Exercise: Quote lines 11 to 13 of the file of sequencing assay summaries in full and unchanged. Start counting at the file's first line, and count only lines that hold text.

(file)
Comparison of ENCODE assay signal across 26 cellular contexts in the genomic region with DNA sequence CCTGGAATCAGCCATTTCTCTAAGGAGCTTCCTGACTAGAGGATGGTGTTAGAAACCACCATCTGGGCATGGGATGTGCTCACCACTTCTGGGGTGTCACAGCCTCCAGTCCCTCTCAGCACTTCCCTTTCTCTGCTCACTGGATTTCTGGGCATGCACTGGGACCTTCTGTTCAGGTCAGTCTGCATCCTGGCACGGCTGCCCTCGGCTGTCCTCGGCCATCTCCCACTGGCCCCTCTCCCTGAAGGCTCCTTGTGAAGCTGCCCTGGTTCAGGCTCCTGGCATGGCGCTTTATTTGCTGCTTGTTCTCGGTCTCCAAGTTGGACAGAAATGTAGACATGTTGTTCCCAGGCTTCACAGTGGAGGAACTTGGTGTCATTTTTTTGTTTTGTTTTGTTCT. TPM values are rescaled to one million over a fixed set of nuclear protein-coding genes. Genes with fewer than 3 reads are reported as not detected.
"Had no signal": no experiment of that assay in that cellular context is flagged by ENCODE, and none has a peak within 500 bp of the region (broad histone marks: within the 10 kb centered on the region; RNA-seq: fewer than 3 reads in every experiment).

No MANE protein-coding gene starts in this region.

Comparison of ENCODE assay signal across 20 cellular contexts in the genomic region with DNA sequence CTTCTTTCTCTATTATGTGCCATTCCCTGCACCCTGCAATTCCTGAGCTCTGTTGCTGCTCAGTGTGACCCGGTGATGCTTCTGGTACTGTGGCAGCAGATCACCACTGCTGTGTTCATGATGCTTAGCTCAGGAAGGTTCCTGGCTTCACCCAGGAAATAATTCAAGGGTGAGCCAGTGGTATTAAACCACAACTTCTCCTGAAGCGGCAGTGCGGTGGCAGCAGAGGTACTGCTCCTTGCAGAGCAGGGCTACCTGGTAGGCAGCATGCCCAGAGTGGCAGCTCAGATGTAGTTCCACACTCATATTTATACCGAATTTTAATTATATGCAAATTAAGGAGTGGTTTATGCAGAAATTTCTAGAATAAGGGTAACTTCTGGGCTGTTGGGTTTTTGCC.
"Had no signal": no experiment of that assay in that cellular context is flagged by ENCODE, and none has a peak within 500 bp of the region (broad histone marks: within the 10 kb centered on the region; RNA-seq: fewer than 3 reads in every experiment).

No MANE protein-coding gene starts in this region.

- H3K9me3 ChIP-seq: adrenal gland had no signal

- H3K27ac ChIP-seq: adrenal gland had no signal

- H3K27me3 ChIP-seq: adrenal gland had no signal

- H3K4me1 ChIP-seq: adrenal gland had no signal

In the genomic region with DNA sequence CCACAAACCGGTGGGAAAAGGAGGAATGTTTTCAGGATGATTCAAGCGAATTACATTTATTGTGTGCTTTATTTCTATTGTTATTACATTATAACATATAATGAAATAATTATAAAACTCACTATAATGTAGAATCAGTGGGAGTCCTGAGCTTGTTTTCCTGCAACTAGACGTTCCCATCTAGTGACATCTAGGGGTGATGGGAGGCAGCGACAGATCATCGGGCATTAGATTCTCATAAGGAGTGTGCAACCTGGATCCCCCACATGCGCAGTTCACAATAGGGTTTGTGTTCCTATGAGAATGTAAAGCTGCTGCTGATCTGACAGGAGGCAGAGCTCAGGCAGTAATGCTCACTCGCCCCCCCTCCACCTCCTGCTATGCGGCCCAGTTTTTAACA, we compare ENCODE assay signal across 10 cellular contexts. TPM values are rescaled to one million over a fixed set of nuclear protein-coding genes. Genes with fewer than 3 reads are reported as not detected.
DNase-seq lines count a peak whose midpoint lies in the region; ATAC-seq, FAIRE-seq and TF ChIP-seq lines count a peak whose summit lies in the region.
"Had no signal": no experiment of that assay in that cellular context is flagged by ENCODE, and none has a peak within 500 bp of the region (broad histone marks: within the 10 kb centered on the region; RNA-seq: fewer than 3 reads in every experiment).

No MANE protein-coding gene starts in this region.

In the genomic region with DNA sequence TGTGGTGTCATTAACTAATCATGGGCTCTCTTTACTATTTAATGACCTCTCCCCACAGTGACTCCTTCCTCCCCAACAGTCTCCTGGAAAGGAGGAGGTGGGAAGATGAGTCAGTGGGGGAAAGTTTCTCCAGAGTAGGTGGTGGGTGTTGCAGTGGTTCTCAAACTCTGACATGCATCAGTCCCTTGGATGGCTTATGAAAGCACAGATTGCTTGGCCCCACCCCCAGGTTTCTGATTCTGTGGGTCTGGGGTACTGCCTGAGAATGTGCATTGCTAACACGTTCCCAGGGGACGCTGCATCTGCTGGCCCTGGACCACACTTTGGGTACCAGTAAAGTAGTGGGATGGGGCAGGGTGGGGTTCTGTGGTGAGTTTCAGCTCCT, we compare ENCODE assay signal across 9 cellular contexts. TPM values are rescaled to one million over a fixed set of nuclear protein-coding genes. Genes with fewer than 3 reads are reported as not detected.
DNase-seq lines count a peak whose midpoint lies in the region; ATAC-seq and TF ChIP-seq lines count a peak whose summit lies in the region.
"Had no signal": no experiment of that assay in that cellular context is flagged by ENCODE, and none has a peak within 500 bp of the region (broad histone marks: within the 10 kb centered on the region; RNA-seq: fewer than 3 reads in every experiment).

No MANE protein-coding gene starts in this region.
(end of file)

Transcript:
In the genomic region with DNA sequence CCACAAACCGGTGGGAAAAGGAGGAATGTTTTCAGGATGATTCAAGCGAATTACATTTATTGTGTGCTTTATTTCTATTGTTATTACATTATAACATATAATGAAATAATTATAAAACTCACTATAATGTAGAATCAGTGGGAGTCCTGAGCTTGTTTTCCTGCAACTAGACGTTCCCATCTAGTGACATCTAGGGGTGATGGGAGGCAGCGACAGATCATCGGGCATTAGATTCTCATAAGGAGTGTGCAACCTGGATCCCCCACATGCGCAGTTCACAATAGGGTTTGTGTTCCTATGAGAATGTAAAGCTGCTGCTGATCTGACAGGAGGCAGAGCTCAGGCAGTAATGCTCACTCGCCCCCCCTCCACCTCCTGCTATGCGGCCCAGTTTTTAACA, we compare ENCODE assay signal across 10 cellular contexts. TPM values are rescaled to one million over a fixed set of nuclear protein-coding genes. Genes with fewer than 3 reads are reported as not detected.
DNase-seq lines count a peak whose midpoint lies in the region; ATAC-seq, FAIRE-seq and TF ChIP-seq lines count a peak whose summit lies in the region.
"Had no signal": no experiment of that assay in that cellular context is flagged by ENCODE, and none has a peak within 500 bp of the region (broad histone marks: within the 10 kb centered on the region; RNA-seq: fewer than 3 reads in every experiment).